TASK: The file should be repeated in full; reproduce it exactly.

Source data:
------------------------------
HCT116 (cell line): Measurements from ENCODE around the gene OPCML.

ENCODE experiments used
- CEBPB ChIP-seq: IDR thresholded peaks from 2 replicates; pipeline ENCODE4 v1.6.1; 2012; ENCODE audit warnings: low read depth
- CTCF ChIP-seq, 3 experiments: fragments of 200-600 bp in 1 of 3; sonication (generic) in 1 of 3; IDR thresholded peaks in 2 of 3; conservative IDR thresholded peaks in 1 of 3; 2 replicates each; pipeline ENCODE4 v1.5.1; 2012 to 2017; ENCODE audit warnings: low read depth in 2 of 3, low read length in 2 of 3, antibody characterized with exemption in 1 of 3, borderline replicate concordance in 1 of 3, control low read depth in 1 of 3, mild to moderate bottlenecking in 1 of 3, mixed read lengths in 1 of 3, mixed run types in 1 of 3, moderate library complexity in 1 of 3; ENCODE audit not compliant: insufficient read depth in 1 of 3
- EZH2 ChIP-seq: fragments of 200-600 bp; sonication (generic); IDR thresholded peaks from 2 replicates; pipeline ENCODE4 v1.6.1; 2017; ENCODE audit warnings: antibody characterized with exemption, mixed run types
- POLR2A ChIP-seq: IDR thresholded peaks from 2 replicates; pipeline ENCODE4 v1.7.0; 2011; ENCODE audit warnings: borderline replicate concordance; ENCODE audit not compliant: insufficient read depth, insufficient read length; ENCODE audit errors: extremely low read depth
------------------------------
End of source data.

HCT116 (cell line): Measurements from ENCODE around the gene OPCML.

ENCODE experiments used
- CEBPB ChIP-seq: IDR thresholded peaks from 2 replicates; pipeline ENCODE4 v1.6.1; 2012; ENCODE audit warnings: low read depth
- CTCF ChIP-seq, 3 experiments: fragments of 200-600 bp in 1 of 3; sonication (generic) in 1 of 3; IDR thresholded peaks in 2 of 3; conservative IDR thresholded peaks in 1 of 3; 2 replicates each; pipeline ENCODE4 v1.5.1; 2012 to 2017; ENCODE audit warnings: low read depth in 2 of 3, low read length in 2 of 3, antibody characterized with exemption in 1 of 3, borderline replicate concordance in 1 of 3, control low read depth in 1 of 3, mild to moderate bottlenecking in 1 of 3, mixed read lengths in 1 of 3, mixed run types in 1 of 3, moderate library complexity in 1 of 3; ENCODE audit not compliant: insufficient read depth in 1 of 3
- EZH2 ChIP-seq: fragments of 200-600 bp; sonication (generic); IDR thresholded peaks from 2 replicates; pipeline ENCODE4 v1.6.1; 2017; ENCODE audit warnings: antibody characterized with exemption, mixed run types
- POLR2A ChIP-seq: IDR thresholded peaks from 2 replicates; pipeline ENCODE4 v1.7.0; 2011; ENCODE audit warnings: borderline replicate concordance; ENCODE audit not compliant: insufficient read depth, insufficient read length; ENCODE audit errors: extremely low read depth